- Jan 1, 1970
Belba said:I'm not about the spend a century-and-three-quarters or so to read the
book, so perhaps my question about it is irrelevant, but here it is:
how can a relatively small part of the Earth, that in which the
epicenter occurs, often many miles below the surface, manage to affect
an atmospheric layer that is above both the weather layer
(troposphere) and the ozone layer/stratosphere/mesosphere without
simultaneously causing a signal of *some* sort that just about
everybody and their brother, in this highly instrumented and
electronified age, can pick up?
Just to make it clear that I don't actually believe these claims.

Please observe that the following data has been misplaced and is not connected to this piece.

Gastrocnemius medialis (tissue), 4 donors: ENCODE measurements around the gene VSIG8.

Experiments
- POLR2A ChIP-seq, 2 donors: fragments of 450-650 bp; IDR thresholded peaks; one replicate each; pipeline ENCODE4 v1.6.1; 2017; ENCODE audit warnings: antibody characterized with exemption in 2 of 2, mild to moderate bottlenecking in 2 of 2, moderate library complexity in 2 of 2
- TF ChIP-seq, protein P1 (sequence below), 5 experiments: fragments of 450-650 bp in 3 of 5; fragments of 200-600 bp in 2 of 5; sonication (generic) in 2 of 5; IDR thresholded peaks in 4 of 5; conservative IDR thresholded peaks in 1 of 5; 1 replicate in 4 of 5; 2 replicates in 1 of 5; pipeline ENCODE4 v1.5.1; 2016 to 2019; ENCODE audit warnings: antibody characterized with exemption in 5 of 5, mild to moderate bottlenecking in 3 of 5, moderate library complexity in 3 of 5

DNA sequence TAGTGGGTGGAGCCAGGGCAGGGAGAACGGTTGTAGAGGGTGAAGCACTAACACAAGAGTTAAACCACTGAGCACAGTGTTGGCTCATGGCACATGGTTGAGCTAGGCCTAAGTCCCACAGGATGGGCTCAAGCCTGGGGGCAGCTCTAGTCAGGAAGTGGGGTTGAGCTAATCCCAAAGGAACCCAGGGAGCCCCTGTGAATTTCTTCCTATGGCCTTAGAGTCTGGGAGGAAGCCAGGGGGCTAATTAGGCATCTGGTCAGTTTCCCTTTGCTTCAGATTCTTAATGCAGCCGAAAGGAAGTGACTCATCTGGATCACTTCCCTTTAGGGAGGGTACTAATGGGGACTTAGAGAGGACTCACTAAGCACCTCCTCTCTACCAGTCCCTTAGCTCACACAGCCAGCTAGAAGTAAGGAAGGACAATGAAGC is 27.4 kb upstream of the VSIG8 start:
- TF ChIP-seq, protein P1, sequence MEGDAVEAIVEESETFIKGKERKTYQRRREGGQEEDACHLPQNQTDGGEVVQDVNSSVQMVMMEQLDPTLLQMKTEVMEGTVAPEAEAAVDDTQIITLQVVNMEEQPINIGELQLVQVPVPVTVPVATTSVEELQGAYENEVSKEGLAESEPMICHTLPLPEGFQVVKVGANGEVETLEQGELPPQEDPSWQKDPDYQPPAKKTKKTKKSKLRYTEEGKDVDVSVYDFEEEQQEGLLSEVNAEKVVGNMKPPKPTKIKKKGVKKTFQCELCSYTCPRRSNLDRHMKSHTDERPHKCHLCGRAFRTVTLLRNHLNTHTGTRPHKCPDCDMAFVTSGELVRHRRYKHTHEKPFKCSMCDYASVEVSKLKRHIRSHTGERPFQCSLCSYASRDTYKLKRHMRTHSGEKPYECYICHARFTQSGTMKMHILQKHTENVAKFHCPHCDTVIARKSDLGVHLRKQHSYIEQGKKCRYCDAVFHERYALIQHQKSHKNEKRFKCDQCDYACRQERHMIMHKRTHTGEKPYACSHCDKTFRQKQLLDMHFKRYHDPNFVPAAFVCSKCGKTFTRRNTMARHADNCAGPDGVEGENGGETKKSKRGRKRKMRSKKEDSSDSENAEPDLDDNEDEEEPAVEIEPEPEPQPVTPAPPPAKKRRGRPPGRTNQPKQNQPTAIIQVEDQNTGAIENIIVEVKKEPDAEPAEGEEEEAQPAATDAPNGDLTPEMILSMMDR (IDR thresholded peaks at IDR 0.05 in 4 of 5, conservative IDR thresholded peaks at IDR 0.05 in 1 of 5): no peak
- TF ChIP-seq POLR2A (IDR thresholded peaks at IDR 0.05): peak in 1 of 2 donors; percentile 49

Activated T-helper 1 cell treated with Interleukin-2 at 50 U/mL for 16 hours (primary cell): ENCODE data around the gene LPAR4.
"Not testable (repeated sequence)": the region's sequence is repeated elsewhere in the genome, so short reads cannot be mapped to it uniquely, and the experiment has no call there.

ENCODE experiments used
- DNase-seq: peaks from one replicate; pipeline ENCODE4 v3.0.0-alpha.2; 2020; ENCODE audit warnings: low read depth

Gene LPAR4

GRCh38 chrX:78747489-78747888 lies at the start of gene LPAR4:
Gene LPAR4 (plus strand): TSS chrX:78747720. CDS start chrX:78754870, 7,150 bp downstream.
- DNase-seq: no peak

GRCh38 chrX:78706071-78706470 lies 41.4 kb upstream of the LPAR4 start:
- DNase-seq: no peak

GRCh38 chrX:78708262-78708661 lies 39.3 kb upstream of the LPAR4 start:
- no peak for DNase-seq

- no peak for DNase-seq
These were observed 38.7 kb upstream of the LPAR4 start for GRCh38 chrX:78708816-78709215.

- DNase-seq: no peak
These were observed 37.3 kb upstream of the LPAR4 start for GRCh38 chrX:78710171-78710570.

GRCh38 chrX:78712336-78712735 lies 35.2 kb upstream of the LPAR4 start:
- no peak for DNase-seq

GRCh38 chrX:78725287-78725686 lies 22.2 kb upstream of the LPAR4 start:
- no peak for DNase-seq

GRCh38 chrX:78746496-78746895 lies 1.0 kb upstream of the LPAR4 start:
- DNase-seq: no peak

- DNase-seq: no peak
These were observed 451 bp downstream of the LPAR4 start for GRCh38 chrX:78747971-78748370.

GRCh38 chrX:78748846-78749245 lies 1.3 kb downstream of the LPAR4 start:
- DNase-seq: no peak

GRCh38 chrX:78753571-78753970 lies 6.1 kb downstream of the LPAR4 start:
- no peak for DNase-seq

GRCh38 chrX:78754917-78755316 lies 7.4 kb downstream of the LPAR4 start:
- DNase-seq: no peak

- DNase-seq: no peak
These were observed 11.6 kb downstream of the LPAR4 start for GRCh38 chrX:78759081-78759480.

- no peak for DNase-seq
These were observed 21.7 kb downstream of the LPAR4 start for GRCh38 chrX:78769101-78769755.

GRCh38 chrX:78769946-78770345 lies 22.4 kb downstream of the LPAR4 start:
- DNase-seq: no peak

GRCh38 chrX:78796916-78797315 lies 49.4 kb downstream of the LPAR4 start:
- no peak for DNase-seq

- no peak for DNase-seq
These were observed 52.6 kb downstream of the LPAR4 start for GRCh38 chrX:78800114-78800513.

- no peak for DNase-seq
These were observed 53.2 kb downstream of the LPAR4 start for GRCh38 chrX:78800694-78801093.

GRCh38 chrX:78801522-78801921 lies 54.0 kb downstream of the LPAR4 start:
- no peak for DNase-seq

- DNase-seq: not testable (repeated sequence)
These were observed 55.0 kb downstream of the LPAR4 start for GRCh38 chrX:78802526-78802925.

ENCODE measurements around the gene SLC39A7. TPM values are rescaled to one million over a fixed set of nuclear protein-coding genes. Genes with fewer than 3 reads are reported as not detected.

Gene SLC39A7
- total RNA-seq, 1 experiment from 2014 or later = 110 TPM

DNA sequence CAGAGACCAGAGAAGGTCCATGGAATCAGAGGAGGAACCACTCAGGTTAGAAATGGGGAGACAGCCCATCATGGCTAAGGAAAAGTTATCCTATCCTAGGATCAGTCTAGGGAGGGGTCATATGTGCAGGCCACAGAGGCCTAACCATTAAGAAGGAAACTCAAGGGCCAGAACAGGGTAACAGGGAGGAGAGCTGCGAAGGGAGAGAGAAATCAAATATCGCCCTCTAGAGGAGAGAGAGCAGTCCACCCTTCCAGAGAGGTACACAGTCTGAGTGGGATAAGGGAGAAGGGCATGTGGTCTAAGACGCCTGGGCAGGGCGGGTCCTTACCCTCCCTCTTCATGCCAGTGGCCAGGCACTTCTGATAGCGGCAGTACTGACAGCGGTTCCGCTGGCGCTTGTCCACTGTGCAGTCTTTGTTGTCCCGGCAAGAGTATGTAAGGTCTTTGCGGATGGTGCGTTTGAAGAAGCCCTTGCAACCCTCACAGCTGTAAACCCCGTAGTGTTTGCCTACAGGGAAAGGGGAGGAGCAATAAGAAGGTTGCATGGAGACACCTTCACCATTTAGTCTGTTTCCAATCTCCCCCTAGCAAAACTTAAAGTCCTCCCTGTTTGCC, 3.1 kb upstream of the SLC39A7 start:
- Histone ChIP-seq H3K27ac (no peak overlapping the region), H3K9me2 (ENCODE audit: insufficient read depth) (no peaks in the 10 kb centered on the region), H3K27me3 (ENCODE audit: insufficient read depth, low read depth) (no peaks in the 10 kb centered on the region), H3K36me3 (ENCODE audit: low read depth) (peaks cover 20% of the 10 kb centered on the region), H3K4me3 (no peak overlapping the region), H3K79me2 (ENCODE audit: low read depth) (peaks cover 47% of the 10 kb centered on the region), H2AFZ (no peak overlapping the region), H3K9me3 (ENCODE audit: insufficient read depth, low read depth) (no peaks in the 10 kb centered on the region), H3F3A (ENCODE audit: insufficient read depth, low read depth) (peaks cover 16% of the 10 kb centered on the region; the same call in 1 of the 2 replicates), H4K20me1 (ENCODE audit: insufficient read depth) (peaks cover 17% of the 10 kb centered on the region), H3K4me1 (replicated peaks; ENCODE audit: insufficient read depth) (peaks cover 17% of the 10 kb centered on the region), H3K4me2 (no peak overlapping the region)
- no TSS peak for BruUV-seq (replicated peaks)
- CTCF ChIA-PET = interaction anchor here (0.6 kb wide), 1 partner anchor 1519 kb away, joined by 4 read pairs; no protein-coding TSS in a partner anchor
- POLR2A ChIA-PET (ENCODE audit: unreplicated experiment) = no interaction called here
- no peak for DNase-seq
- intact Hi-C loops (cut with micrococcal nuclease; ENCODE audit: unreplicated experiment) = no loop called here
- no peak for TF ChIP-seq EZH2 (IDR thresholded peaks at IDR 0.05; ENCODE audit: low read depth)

But one way would be for the signal to propogate as a low frequency
e-mwave until it hit the ionosphere where it can couple to ions. Our
radio antennae are not good at picking up frequencies below 50kHz. It
suggests that some of the whilster monitoring networks might also see
these things if they are there. My instinct is that the ionosphere is
often doign something interesting so coincidence cannot be ruled out.